Thin Solid Films, 81 (1981) 271-278
PREPARATION AND CHARACTERIZATION
A STUDY OF THE STRUCTURAL PROPERTIES OF ANODIZED ALUMINIUM FILMS K. S. CHARI* AND B. MATHUR
Department of Electrical Engineering, Indian Institute of Technology, Delhi, New Delhi (lndia) (Received September 16, 1980; accepted March 9, 1981)
The effects of the anodization conditions and of heat treatment on the structure of anodized aluminium films 30-500 nm thick were investigated by electron microscopy and electron diffraction techniques. These studies were carried out on films grown in a tartaric acid-ethylene glycol bath at constant current densities in the range 0.25-10 mA cm -2 and heat treated to temperatures in the range 300900 °C. The anodic films grown with normal current densities at or above 1 mA cm -2 and to thicknesses below 180 nm were found to be amorphous while thicker films consisted of mixed amorphous and polycrystalline 7-alumina phases. The films deposited at or below 0.25 mA cm- 2 were randomly oriented f.c.c. ~,'-alumina. The structure of the as-grown films underwent a transition from amorphous to randomly oriented polycrystalline 7'-alumina when they were heat treated to temperatures above 800 °C. The electrical performance characteristics of these films were investigated.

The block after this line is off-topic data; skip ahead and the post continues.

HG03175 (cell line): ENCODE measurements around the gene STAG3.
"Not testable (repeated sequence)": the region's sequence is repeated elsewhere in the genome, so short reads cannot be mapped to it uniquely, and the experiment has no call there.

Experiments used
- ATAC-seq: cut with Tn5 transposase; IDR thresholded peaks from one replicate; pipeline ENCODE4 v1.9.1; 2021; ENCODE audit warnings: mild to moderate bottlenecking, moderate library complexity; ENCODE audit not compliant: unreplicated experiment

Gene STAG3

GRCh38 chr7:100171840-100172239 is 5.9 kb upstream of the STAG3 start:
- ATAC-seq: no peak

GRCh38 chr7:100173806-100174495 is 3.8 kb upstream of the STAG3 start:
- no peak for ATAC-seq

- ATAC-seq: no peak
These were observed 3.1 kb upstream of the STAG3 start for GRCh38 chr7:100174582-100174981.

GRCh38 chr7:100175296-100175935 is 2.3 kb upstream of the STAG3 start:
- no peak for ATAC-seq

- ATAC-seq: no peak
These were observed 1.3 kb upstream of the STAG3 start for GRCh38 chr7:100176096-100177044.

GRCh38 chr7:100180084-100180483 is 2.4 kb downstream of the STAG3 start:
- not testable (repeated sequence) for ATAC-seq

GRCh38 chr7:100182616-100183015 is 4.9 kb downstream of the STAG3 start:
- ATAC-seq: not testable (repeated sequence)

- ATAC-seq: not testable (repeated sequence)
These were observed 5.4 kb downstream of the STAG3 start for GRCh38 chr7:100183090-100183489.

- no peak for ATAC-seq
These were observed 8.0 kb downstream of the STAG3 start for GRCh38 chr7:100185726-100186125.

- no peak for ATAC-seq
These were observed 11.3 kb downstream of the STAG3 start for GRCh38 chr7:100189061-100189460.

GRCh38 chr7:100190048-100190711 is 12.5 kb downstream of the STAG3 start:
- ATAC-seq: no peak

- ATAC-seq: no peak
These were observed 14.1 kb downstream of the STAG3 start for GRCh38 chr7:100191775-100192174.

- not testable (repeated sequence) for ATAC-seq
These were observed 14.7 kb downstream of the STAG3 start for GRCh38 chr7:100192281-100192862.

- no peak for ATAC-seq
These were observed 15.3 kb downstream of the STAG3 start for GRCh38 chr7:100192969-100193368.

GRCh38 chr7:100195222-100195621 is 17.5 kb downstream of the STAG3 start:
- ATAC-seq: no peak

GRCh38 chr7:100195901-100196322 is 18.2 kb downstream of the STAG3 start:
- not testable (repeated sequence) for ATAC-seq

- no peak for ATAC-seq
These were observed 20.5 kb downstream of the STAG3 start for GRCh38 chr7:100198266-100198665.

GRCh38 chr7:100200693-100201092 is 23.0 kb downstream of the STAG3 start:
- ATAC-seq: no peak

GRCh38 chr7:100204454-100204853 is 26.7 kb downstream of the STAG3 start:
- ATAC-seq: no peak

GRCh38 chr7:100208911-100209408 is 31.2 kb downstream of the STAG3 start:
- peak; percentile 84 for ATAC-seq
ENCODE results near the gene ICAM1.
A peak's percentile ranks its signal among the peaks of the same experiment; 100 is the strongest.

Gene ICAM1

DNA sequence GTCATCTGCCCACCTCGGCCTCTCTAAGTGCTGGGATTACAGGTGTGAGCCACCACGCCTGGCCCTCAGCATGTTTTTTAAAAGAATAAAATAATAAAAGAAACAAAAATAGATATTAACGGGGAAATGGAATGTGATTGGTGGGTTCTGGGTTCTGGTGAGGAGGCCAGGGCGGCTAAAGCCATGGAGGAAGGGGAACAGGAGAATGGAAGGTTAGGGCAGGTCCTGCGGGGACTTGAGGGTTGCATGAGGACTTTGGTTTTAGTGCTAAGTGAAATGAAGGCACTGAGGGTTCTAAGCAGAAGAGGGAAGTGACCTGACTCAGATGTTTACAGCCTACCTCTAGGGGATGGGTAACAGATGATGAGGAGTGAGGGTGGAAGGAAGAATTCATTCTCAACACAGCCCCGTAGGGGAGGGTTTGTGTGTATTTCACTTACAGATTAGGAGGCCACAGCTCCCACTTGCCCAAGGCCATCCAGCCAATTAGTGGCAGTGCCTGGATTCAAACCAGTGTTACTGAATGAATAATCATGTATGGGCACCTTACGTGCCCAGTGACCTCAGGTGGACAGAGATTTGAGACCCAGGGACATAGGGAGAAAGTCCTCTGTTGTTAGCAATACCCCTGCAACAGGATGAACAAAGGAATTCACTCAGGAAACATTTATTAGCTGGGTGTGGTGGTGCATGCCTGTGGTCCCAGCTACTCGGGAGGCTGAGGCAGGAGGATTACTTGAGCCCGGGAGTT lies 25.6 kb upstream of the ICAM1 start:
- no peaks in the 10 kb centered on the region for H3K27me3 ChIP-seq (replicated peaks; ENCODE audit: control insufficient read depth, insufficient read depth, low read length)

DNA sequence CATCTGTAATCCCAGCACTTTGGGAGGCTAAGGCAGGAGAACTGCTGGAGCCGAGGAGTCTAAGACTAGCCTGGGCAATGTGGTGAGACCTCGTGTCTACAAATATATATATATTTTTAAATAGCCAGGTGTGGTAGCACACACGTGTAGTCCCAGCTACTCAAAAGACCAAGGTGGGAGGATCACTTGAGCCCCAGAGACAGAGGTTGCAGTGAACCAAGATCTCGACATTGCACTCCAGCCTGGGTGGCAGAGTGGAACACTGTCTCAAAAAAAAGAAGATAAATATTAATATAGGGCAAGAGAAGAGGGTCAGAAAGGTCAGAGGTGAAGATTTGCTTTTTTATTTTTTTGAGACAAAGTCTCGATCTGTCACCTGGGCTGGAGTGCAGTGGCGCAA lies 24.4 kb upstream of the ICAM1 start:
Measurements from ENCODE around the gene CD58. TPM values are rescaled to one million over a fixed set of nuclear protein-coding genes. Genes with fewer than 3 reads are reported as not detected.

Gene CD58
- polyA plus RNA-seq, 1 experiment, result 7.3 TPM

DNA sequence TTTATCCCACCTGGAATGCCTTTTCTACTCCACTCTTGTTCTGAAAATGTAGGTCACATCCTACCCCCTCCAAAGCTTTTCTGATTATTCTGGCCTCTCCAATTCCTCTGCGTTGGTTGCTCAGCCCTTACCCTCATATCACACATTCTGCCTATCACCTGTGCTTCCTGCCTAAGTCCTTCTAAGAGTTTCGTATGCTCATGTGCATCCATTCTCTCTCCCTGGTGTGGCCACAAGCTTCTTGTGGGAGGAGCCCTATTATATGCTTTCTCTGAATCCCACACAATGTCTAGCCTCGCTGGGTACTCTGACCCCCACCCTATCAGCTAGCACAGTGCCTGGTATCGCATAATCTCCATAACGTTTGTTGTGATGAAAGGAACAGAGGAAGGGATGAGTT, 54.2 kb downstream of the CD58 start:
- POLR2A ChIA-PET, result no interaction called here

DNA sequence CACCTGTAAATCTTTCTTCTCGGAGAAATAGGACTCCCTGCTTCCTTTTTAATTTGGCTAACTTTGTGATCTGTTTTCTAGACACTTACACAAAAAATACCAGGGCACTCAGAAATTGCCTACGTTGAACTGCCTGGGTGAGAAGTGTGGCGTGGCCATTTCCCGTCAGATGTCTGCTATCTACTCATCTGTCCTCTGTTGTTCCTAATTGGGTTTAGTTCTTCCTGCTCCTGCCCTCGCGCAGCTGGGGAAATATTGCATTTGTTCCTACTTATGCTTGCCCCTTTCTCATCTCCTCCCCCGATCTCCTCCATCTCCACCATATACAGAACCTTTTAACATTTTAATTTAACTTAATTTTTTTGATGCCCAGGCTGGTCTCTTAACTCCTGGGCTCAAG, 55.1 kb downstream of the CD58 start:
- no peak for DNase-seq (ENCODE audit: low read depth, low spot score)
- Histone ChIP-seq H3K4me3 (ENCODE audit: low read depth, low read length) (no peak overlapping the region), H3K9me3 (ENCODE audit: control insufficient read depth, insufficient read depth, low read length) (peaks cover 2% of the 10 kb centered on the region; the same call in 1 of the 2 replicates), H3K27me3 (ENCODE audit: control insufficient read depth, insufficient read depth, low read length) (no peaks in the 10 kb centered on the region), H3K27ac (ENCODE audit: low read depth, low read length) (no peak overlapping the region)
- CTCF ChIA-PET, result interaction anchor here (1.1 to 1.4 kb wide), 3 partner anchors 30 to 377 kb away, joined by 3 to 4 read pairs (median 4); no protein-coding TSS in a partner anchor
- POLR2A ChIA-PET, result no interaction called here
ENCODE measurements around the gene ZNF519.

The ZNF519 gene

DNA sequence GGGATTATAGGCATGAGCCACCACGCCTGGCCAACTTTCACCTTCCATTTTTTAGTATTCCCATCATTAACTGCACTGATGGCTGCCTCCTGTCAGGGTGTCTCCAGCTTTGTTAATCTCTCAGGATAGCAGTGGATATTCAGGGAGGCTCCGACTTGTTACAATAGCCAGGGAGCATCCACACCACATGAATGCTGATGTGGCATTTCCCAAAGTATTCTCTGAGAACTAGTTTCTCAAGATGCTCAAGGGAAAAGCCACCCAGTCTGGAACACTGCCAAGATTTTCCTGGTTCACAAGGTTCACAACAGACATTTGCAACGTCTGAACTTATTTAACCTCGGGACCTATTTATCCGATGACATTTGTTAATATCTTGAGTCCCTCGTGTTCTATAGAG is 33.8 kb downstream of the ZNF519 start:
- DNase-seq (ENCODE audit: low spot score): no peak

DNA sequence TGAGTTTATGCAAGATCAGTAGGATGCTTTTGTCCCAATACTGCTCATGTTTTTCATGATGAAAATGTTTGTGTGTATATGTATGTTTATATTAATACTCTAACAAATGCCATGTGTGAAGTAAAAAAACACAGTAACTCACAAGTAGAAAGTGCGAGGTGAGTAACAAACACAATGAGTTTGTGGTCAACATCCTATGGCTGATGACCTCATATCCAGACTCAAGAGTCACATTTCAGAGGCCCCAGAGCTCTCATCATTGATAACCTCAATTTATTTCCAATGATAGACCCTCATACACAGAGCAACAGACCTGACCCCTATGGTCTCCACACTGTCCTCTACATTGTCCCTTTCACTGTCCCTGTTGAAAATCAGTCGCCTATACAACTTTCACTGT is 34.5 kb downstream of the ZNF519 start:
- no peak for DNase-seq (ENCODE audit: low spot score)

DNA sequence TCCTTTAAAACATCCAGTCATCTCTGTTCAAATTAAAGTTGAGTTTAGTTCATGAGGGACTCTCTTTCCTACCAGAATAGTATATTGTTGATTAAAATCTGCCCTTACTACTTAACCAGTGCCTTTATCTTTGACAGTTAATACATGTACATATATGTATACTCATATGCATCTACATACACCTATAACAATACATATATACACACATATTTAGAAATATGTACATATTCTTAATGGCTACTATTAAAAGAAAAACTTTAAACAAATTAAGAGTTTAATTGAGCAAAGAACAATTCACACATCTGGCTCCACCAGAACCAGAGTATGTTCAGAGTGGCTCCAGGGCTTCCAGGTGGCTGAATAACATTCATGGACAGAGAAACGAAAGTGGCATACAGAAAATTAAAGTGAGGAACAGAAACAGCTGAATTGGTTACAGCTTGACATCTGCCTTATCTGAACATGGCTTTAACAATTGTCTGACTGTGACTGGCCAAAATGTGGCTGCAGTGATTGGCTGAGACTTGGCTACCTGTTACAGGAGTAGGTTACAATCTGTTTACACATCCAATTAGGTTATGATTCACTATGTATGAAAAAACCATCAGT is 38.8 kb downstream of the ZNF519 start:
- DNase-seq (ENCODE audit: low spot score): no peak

In the past few years there has been considerable interest in the use of anodized aluminium films in various device applications. Partially anodized aluminium films are used in coplanar charge-controlled devices (CCDs) and MOS field effect transistors (MOSFETs) 1'2 and as insulation in multilevel large scale integrated circuits 3 while completely anodized aluminium films are used in two-phase CCDs and MAOS devices 4' 5. In all these applications it is imperative to have high quality anodic A1203 films. In practice, anodic A120 3 films can be grown in a variety of aqueous and non-aqueous electrolyte baths. However, recent studies6'7 indicate that oxides grown in a tartaric acid-glycol bath are of superior quality compared with those grown in conventional electrolytes. In view of this the glycol bath oxides have the potential of yielding devices with better performance characteristics. The growth and electrical properties of these glycol bath oxides have been reported by Haden e t al. 6 and more recently by Chari s. However, no study of the structural properties of these films has yet been reported. In this paper the dependence of the * Present address: Department of Electronics, Government of India, New Delhi 110 003, India. 0040-6090/81/0000-0000/$02.50
© Elsevier Sequoia/Printed in The Netherlands
K.S. CHARI, B. MATHUR